This application and supporting stipulation presented the question of whether, in view of section 14 of the Alaskan Statehood Act, 72 Stat. 339, 48 U.S.C.A., 1960, Pocket Part, 12, such remand should be to the United States District Court for the District of Alaska or to the Supreme Court of Alaska. We therefore asked the parties to file supplemental briefs dealing with this question.

7

These briefs have now been received. In the brief of appellee, and in the brief of the appellants in No. 15288 (Northern Reefer Company, Grimes Packing Company and Reefer II) it is argued that the cases should be remanded to the Supreme Court of Alaska. In the briefs filed by the appellants in the remaining cases (Nos. 15283 to 15287) it is argued that the remand should be to the United States District Court for the District of Alaska.

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8

The question as to where we should send these cases on remand is a jurisdictional one. Therefore we are not bound by the stipulation which accompanied the application for a remand to the district court.

9

The determination of this jurisdictional question depends upon the construction to be given to section 14 of the Alaska Statehood Act, cited above. That section reads:

10

"Sec. 14. * * * All appeals taken from the District Court for the Territory of Alaska to the Supreme Court of the United States or the United States Court of Appeals for the Ninth Circuit, previous to the admission of Alaska as a State, shall be prosecuted to final determination as though this Act had not been passed. All cases in which final judgment has been rendered in such district court and in which appeals might be had except for the admission of such State, may still be sued out, taken, and prosecuted to the Supreme Court of the United States or the United States Court of Appeals for the Ninth Circuit under the provisions of then existing law, and there held and determined in like manner; and in either case, the Supreme Court of the United States, or the United States Court of Appeals, in the event of reversal, shall remand the said cause to either the State supreme court or other final appellate court of said State, or the United States district court for said district, as the case may require: Provided, That the time allowed by existing law for appeals from the district court for said Territory shall not be enlarged thereby."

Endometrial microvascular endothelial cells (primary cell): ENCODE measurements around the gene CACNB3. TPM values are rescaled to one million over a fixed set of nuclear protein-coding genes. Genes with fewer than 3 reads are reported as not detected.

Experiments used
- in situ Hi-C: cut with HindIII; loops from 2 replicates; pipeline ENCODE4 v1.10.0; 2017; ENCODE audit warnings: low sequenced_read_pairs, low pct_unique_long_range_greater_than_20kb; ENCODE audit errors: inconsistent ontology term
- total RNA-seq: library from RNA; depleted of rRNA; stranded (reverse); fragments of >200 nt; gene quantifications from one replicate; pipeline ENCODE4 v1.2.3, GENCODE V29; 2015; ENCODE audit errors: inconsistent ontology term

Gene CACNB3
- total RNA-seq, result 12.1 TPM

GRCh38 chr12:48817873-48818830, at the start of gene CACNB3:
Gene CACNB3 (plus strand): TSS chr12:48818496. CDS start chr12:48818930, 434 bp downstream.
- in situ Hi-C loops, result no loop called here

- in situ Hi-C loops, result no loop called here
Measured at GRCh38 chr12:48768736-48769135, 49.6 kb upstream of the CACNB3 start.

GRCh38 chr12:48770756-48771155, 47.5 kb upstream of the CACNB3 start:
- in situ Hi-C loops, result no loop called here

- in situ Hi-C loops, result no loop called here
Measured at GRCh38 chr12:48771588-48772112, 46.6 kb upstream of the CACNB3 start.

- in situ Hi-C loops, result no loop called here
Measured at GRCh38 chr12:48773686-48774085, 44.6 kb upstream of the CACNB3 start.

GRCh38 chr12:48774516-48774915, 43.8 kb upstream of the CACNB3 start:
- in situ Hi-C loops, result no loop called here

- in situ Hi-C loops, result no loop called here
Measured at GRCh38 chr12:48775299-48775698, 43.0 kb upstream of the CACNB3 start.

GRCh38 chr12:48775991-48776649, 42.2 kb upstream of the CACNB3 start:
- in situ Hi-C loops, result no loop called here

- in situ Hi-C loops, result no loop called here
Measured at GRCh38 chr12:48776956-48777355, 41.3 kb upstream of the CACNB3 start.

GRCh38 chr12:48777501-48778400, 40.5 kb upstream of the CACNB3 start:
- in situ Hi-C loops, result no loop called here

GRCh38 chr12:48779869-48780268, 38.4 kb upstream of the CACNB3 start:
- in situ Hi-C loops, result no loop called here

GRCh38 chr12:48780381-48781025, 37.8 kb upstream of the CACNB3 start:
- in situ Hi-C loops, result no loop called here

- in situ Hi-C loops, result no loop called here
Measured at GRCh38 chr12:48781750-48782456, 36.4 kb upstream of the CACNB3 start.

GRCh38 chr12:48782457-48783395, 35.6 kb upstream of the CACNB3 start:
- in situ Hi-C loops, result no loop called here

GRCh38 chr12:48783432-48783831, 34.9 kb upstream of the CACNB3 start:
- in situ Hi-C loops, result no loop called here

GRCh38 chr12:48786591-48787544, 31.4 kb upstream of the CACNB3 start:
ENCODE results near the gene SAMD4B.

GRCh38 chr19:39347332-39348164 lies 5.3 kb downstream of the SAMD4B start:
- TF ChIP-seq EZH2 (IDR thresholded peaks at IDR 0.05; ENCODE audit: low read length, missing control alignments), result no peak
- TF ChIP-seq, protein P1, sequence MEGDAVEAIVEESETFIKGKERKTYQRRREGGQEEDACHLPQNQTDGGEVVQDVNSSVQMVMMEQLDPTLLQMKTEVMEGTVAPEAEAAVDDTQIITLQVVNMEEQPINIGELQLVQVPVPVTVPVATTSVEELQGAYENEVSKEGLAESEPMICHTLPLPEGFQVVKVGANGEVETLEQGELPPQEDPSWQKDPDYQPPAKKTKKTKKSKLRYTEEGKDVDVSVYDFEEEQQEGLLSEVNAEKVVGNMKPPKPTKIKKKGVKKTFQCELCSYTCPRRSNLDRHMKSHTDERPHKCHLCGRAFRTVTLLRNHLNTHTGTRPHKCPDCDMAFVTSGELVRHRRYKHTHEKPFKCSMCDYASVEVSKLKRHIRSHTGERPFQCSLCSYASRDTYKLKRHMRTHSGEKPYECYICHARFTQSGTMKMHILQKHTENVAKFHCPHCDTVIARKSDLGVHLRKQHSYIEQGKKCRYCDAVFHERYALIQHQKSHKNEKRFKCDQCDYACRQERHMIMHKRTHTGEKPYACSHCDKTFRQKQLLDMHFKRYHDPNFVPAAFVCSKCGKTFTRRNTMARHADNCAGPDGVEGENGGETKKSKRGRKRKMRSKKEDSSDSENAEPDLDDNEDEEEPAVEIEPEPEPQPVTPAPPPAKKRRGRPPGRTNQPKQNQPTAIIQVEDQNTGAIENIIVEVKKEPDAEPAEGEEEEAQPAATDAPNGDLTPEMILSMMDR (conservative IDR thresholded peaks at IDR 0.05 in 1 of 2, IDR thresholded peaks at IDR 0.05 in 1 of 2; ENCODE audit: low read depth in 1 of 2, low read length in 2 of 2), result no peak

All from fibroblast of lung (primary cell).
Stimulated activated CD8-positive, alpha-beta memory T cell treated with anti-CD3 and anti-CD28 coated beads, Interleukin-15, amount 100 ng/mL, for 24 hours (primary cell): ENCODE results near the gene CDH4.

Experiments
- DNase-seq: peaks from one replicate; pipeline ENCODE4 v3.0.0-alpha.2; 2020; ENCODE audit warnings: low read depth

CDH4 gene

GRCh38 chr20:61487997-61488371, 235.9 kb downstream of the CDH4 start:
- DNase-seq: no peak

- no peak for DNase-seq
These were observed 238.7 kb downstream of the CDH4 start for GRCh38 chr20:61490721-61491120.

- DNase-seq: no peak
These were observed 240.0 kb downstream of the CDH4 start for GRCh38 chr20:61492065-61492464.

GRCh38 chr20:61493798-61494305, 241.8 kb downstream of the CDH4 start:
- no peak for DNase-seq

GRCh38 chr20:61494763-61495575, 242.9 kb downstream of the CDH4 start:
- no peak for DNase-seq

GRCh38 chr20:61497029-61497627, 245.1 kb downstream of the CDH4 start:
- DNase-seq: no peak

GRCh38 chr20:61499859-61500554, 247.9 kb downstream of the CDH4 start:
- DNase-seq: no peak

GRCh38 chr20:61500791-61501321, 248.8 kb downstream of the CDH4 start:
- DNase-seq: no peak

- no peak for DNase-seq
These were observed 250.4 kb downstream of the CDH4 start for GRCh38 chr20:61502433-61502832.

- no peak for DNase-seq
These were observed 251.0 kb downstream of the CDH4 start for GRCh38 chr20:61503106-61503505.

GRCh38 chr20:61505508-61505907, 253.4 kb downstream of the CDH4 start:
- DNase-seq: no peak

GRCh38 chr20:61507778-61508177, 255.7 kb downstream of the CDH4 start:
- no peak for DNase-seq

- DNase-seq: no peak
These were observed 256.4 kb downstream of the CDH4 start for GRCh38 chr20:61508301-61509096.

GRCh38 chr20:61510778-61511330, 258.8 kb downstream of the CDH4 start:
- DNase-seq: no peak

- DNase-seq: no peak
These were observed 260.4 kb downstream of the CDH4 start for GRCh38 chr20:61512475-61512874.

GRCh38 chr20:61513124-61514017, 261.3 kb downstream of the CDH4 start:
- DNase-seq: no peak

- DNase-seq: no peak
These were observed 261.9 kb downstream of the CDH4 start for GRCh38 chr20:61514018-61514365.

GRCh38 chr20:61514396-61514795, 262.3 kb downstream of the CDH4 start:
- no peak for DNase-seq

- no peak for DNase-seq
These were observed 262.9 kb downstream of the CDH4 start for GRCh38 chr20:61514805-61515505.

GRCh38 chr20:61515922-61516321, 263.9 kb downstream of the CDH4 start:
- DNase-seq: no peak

11

These appeals were taken from the District Court for the Territory of Alaska previous to the admission of Alaska as a state. They therefore fall in the class of appeals exclusively referred to in the first sentence of section 14. It is provided in that sentence that appeals falling in that class "shall be prosecuted to final determination as though this Act had not been passed."

12

Appellants in all but No. 15288 construe the words "prosecuted to final determination" to mean "prosecuted to final disposition of the case." Thus they conclude that the last part of the second sentence, which provides for remand to the state supreme court under certain circumstances is inapplicable to appeals of the kind described in the first sentence.

13

But the first sentence of section 14, in which these words appear, deals not with the disposition of cases but with the disposition, in the appellate court, of pending appeals. This construction of the quoted words is confirmed by the second sentence of section 14. The first part of the second sentence, down to the semicolon, deals with appeals to the Supreme Court of the United States, or this court, from judgments rendered prior to statehood but in which the appeals were not instituted prior to statehood.

14

Such appeals, it is provided, may be prosecuted in the Supreme Court of the United States or in this court under the provisions of the then existing law, "and there held and determined in like manner; * * *." The words "in like manner" can only refer to the manner in which appeals described in the first sentence are to be prosecuted, that is, "to final determination as though this Act had not been passed."